By Jeff Gage
By Youa Vang
By Dave King
By Rob van Alstyne
By CP Staff
By Youa Vang
By Rob van Alstyne
By Rob van Alstyne
1) Michael Pitt and the Twins of Evil, "Hey Joe," from The Dreamers: Original Motion Picture Soundtrack (Nettwerk America) This movie about three young people making a whole world out of movies, sex, and parental allowances in a Paris apartment as the near-revolution of May '68 takes place outside is not as good as it should be. It pulls its punches; it doesn't go far enough. It may also be that when the trio finally run out into the street, the demonstration that sweeps them up feels fake not only because it's poorly staged, but because the world that's been left behind was so complete--and, at just that moment, so dangerous. Lead actor Michael Pitt's thuggishly casual reading of the '60s non-classic "Hey Joe"--not to mention the amazingly precise '60s guitar playing by (presumably) half of his backing band, which cuts the tune down to its molecules--seems to have nothing to do with this or anything else in the film, but it sounds right.
2) Pink Nasty, Mule School (Fanatic) From Wichita, a young woman who acts like Maggie Gyllenhaal's characters and sings with the restraint of country artist Kelly Willis--with occasional slips into the floridness of Lucinda Williams. There's a wonderfully thrown-away ditty called "What the Fuck"; there's "Missing the Boat," a disconcerting piece that takes two minutes to find its shape and when it does breaks into a realism that makes "I'll drink beer for you, I'd have sex with you, I'll drink beer for you" feel like a letter to someone the singer will never write to again.
3) Debbie Geller, "America's Beatlemania Hangover" (BBC News, Feb. 7) The only 40th-anniversary-of-the-Beatles-on-Ed-Sullivan tribute worth noting. As a girl in a "left-wing, atheist, divorced family" in Levittown, Long Island, "the archetype of American suburbia," Geller has no answer when kids ask her what religion she is: "I had never even heard the word before." She isn't "so much bullied as barely tolerated." But then suddenly everyone has to have a favorite Beatle, and everyone wants to know who everyone else's is: "A girlish democracy was created." Watching on February 7, 1964, she realizes it's George: "During the postmortem at school the next morning, I announced my discovery with confidence. Although Paul was the undisputed favorite, my choice was accepted with respect. And no one ever made fun of me again."
4) Bonnie "Prince" Billie, Bonnie "Prince" Billy Sings Greatest Palace Music (Drag City) Aren't tribute albums terrible? And this is a self-tribute album--smug versions of great Palace songs by Will Oldham, a.k.a. Palace--a whole new terrible genre.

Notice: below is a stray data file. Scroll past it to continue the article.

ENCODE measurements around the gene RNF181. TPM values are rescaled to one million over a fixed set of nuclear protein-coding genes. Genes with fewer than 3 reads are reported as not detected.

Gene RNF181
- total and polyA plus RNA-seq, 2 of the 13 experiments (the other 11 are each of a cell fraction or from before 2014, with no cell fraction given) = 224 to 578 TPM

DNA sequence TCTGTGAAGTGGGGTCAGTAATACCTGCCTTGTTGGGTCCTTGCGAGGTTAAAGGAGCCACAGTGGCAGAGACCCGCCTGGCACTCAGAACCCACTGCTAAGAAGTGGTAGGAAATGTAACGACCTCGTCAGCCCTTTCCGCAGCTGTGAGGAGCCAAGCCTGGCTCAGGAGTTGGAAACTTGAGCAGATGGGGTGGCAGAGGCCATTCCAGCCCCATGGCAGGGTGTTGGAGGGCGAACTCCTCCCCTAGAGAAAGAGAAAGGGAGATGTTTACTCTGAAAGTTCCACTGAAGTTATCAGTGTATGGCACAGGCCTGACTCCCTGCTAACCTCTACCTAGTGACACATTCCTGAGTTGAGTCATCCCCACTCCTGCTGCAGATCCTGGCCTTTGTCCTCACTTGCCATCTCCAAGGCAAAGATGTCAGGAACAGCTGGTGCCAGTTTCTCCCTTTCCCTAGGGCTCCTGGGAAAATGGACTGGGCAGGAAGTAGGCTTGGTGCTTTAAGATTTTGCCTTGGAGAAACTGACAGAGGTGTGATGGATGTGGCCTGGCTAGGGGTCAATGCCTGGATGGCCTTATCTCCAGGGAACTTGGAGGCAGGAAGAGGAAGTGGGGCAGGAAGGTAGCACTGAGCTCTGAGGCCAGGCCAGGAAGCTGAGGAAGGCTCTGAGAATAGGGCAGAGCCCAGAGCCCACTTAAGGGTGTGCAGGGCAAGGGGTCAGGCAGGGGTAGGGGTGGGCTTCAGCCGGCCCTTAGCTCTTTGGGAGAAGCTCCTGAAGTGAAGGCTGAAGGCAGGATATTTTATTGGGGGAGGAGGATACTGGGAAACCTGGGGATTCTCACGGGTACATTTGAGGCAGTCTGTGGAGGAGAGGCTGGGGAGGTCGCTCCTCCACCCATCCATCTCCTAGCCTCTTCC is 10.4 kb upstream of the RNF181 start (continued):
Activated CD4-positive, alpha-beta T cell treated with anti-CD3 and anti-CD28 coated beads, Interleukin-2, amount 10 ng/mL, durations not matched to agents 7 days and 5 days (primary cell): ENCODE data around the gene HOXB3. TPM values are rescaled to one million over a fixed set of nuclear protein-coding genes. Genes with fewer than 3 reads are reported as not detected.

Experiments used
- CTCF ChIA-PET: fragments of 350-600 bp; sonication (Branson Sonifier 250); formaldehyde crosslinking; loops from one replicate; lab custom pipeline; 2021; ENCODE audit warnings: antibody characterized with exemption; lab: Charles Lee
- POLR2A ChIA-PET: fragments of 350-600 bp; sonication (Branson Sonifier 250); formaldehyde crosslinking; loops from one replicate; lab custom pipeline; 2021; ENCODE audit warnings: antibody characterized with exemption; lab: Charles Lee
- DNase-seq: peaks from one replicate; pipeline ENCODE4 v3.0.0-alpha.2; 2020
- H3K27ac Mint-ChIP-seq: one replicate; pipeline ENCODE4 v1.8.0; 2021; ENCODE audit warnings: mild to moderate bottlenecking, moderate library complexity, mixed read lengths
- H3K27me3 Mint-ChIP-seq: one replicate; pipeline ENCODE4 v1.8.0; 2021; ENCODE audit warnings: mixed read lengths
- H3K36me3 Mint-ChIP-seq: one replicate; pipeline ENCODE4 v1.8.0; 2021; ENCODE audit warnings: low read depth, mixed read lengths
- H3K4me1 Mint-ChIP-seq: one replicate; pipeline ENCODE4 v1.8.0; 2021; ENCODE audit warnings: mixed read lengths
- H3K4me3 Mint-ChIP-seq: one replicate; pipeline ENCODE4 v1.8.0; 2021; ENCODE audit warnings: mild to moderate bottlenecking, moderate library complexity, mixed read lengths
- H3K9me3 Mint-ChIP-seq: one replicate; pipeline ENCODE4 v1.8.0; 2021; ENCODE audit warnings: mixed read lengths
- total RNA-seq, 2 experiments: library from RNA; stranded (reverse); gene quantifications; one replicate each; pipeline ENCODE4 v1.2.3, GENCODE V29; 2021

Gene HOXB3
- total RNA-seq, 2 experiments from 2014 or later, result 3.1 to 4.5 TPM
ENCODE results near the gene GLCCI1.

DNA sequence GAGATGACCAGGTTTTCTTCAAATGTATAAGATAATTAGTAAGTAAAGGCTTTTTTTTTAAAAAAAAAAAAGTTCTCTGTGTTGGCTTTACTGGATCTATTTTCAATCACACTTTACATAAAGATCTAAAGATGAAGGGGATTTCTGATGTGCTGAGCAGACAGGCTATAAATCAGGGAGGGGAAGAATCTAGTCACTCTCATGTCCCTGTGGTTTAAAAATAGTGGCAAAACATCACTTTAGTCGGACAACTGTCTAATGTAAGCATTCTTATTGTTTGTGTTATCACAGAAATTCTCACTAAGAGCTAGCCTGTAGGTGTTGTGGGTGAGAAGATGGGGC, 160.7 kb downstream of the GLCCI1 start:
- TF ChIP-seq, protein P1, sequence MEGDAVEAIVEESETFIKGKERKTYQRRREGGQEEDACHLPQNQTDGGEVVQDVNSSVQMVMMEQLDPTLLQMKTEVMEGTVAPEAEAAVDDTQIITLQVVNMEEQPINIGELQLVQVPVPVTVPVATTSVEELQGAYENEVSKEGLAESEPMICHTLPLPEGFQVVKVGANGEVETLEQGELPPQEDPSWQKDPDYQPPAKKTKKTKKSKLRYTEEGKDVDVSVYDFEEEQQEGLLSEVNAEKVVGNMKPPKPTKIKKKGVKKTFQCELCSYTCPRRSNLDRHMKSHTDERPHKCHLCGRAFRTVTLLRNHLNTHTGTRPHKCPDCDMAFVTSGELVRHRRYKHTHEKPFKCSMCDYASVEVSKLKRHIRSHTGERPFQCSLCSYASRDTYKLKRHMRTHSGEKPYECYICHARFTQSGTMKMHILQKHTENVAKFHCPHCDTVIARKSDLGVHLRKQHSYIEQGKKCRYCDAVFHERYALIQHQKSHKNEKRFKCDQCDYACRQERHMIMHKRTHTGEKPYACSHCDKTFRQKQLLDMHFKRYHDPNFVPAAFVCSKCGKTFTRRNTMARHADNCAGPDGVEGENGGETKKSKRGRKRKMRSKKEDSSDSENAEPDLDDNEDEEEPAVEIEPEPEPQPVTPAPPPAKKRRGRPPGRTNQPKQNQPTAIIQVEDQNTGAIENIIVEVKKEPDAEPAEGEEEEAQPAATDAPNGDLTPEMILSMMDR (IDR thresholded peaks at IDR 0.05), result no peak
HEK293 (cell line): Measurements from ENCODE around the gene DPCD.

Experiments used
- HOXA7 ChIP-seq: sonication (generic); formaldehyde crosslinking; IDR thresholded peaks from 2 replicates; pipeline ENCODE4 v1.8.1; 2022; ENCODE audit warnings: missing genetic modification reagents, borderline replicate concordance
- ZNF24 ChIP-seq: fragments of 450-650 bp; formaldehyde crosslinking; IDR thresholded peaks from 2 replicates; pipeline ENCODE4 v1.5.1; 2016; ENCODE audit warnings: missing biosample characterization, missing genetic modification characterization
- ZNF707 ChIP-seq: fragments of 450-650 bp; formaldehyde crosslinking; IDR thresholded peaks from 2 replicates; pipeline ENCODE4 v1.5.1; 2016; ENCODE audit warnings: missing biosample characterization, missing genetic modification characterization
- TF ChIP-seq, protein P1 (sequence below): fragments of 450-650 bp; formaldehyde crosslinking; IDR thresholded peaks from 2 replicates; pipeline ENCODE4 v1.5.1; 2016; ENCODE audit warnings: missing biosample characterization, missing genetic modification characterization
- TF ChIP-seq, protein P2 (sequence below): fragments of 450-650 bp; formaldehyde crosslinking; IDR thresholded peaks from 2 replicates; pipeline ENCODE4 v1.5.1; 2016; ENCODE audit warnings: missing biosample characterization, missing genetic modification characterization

5) Old Crow Medicine Show, O.C.M.S. (Nettwerk America) Why people hate folk music.
6) Negatones, Snacktronica (Melody Lane) Why people hate smart alecks.
7) T. C. Boyle, Drop City (Penguin) Almost impossible: a novel about a 1970 hippie commune in which the author embarrasses neither his characters nor himself.
8) Bob Dylan, "It's Alright Ma (I'm Only Bleeding)," from Live 1964: Concert at Philharmonic Hall--October 31, 1964 (Columbia) Everyone who's heard Dylan perform this number in the 39 years since it appeared on his Bringing It All Back Home knows what will happen when the line "Even the president of the United States sometimes has to stand naked" (as it's sung here) comes up: The crowd will stomp and cheer to show what side they're on, or rather what messy choices they're superior to. But on this night Lyndon Johnson had yet to be demonized. Nixon had not been elected. Ford had not replaced Nixon, or Carter Ford, or Reagan Carter, or Bush Reagan, or Clinton Bush, or Bush Clinton. No one had heard the song before--and it's so strange to hear the line produce only silence, as if it's not obvious what the line says.
9) "The Fog of War: Robert S. McNamara and Errol Morris in Discussion," University of California at Berkeley (Feb 4; http://webcast.berkeley.edu/events/details.html?event_id=117) Throughout a long talk arising from Morris's 2003 documentary The Fog of War, moderator Mark Danner pressed the former Secretary of Defense--under Kennedy and Johnson the tribune of the Vietnam War--to apply his conclusions from that time to the present day. Again and again, McNamara--at 88 in frightening command of his faculties, vehement, direct, lucid, at times even monomaniacally focused--ignored the question, dodged it, refused it, denied it. Finally Danner announced that he would read the "Eleven Lessons" from McNamara's 1995 In Retrospect: The Tragedy and Lessons of Vietnam: "I'll ask you while I do so," he said, "to keep the present situation in mind."
One by one, the items went off like small bombs: "'We failed to...We failed to...We failed to...We failed to draw Congress and the American people into the pros and cons of a large-scale military action before it got underway...We did not realize that neither our people nor our leaders are omniscient...We do not have the God-given right to shape other nations as we choose...'"
"When I read these lessons again I felt a chill go through me," Danner said. "I was in Iraq. In October, reporting...they seemed to reflect with uncanny accuracy--it's for that that I've tried to push you, not only about--" McNamara cut him off.